Taiwanese pork soup

Many popular Chinese dishes these days may seem strange, making you wonder what the cook was thinking when he or she made up the dish. Chicken feet, anyone? Well, cooking is an art to make food more delicious to the palate, but also a magic to make something out of nothing. When resources were scarce, clever tricks were invented to make scraps of leftover meat and organs edible, stretch the minimal amount of ingredients into a fulfilling meal. This requires lots of time and labor, and most importantly brain power, to change the texture of raw ingredients, to impart flavors, and to add fillers that actually don't taste like so.

The example of chicken feet requires changing the texture (skin) and imparting colors and flavors to this scrap of meat that would normally be trashed. Sausage is another example. Whatever leftover pieces of meat are ground down and spiced up. Meat that had lots of chewy connective tissue is cut into little pieces so that eating them is no longer painful on the jaw. Funny tastes of organs are diluted by vast amount of other ground meat and strong seasoning. The most famous example would be Bouillabaisse, the French fish stew originally made with leftover pieces of fish. Without the challenge of having to save every little bit of resources, cooks could not have dreamed up all these dishes...

...which brings me to this particular blog entry -- Taiwanese pork soup (肉羹). This is a most peculiar dish, my friend John commented. Chopped up meat mixed with fish paste? Thickened soup with eggs? Consider this: meat was still a luxury item back then. A typical family did not eat much meat unless it is a festive occasion. To stretch limited means, leftover fish was ground into paste with potato starch and mixed with pork to increase the volume. Eggs were added to the soup for more nutritional values. And soup was thickened to add the illusion of body. Clever? yes. Strange? Yes. Tasty? Definitely yes.

Recipe: Taiwanese pork soup (肉羹)

300 gram pork (lean, not a tough cut) cut into small strips about 2 inches long
150 gram fish paste
1 clove of garlic, passed through garlic press
1 egg
2 Tbsp chopped cilantro
4 cups chicken stock or broth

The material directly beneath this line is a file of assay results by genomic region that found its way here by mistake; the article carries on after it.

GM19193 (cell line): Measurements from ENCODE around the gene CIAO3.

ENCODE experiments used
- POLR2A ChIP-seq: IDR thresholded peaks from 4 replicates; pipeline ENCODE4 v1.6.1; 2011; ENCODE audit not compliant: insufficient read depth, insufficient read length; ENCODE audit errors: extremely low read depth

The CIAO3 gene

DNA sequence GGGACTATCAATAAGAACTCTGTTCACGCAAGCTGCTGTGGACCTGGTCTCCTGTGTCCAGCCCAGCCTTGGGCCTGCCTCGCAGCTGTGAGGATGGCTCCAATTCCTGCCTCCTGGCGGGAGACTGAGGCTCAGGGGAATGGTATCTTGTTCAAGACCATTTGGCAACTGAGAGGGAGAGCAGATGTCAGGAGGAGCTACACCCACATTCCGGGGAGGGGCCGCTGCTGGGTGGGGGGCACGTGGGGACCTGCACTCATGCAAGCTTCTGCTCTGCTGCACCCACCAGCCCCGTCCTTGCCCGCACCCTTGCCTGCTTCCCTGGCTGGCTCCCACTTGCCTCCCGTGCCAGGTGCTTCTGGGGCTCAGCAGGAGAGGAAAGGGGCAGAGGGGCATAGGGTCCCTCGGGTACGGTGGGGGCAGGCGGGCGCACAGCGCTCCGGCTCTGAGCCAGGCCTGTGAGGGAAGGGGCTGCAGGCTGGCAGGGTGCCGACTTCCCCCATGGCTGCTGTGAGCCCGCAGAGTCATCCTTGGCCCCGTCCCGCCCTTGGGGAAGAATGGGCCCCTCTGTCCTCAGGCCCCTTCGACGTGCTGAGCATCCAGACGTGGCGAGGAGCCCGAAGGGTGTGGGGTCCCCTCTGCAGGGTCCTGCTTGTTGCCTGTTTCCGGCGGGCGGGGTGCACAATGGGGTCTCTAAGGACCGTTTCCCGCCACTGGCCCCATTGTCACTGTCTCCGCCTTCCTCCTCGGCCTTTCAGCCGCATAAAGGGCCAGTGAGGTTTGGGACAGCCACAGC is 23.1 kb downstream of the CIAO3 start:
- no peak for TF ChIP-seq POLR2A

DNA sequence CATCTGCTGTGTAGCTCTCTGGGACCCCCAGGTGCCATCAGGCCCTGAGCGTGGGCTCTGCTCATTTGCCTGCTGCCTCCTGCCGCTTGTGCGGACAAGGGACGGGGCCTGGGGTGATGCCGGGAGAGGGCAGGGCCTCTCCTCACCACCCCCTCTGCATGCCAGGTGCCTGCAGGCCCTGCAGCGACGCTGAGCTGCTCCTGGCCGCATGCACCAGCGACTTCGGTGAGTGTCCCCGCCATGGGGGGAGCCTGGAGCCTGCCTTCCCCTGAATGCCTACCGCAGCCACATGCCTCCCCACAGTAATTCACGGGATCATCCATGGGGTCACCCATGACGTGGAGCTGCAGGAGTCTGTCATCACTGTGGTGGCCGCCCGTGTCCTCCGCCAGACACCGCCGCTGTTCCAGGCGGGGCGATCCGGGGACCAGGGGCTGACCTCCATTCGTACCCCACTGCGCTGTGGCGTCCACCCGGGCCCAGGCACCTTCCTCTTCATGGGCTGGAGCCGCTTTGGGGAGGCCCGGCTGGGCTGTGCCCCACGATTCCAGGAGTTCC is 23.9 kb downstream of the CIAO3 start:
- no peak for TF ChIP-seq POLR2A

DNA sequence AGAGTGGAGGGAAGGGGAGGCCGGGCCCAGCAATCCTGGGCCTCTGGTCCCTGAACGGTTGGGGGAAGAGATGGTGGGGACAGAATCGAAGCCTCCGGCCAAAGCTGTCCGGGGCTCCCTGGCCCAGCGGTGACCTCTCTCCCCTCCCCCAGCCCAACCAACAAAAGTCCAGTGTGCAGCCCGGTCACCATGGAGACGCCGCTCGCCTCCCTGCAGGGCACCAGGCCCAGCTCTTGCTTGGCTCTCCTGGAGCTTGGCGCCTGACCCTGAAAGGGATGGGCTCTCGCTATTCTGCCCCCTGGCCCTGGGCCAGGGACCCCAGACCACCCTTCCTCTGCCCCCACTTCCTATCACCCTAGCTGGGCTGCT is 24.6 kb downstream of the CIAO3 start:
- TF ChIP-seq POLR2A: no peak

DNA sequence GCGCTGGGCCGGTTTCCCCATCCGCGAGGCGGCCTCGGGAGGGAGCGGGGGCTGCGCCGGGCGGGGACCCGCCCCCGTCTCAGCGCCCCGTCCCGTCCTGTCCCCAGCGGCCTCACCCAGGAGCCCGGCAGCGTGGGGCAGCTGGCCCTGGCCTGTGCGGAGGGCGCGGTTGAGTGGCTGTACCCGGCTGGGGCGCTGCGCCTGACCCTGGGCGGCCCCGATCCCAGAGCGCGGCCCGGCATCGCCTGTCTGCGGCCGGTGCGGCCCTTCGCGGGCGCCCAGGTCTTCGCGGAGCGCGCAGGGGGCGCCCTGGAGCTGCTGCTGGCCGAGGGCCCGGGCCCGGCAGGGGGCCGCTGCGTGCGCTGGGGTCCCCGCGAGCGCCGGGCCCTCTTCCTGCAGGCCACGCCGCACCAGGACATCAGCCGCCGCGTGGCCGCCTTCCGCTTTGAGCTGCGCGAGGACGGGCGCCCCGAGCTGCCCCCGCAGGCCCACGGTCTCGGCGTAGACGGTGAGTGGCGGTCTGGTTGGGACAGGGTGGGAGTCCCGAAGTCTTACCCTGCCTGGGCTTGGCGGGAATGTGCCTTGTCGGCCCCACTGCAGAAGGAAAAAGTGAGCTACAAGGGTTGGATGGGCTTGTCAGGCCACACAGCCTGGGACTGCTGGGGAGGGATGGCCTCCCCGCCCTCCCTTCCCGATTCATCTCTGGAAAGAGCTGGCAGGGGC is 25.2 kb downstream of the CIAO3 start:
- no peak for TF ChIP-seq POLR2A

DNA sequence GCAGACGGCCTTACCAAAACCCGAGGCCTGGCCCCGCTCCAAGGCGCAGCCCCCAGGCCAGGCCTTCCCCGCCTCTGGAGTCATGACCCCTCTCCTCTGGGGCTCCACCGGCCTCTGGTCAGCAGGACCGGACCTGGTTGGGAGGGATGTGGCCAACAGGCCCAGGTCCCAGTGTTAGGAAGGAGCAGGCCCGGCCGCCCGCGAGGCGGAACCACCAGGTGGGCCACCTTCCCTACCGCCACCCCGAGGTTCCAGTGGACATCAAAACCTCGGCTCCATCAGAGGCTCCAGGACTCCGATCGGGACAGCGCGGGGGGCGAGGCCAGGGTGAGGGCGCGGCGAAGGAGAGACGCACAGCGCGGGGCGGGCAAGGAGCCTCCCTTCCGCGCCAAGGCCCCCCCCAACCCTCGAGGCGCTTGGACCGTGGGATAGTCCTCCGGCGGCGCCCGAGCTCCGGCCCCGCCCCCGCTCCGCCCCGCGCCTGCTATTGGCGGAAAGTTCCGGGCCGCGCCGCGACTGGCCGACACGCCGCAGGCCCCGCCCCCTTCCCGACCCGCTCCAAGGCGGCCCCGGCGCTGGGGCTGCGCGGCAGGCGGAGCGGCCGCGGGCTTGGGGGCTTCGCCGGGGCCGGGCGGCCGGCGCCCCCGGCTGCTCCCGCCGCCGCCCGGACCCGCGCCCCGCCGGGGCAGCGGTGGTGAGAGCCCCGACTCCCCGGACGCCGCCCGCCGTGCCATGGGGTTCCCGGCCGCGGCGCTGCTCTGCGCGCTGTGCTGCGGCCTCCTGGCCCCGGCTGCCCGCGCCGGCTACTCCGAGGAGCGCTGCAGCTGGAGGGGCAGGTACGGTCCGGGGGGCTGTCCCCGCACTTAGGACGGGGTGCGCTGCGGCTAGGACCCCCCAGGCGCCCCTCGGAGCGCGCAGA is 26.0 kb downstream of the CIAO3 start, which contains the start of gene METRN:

3 Tbsp corn starch and more if necessary
2 Tbsp rice vinegar
1 cup sliced bamboo shoots
1/2 cup sliced shitake mushroom
White pepper

1. Mix fish paste with pork. Try to pick up one strip of pork to see how well the paste is sticking to the pork. If it is falling off easily, add 1-2 teaspoon of corn starch to mixture and mix well.
2. Bring a large pot of water to a boil. Drop pork/fish paste into the pot one strip at a time. They will sink to the bottom first. When they consistently float on the surface, strain them out. Do this until all is cooked.
3. Bring stock to a boil in another pot. Add garlic, bamboo shoots, and mushroom. Simmer for about 5 minutes.
4. Add cooked pork/fish and vinegar into the soup. Bring back to a boil and season with salt, sugar, and pepper.
5. In a cup mix the corn starch with 3 Tbsp of cold water. Make sure no lumps are present. Stir into the soup and bring back to a boil to thicken.
6. Scramble the egg in a bowl and add to the soup. Turn off the heat and stir in Cilantro.
7. Serve over cooked rice vermicelli or as is.

Note: Use Chinese red vinegar or spiced black vinegar if you have it. The pork to fish paste ratio is 2:1.


charles said…
what kind of bamboo shoots do you use? the ones from a can, or fresh ones from the market, which you then peel and slice. i really like fresh 冬笋, but i've only seen them nyc, and they're mad expensive. what kind are you supposed to use in the real authentic version of this taiwanese dish?
Albertitto said…
To be honest, I am not too clear on the different bamboo shoots. I know there's the winter shoots, the Ma-Bamboo shoots, and the spring shoots. I have not been able to find good fresh shoots in the market -- they all have green tips (so they are bitter) or they have been sitting out for too long since harvetsting. I use frozen ones, which I find better than canned or the ones they typically sell in water in a big open bucket for you to pick. The ones in the bucket tasted just like canned to me. The texture and color are so strange...too soft and yellow. The frozen ones is probably the spring kind, so I suppose they were packaged at their peak. Still, this is not that tender. You can use it in soups and heavy stir fries. Definitely not salad. I heard there is a bamboo shoots "farm" in LA, so it may be possible to buy good fresh shoots in CA.
Albertitto said…
oh i want to clarify that if I use it in soup, it is definitely not the main component.

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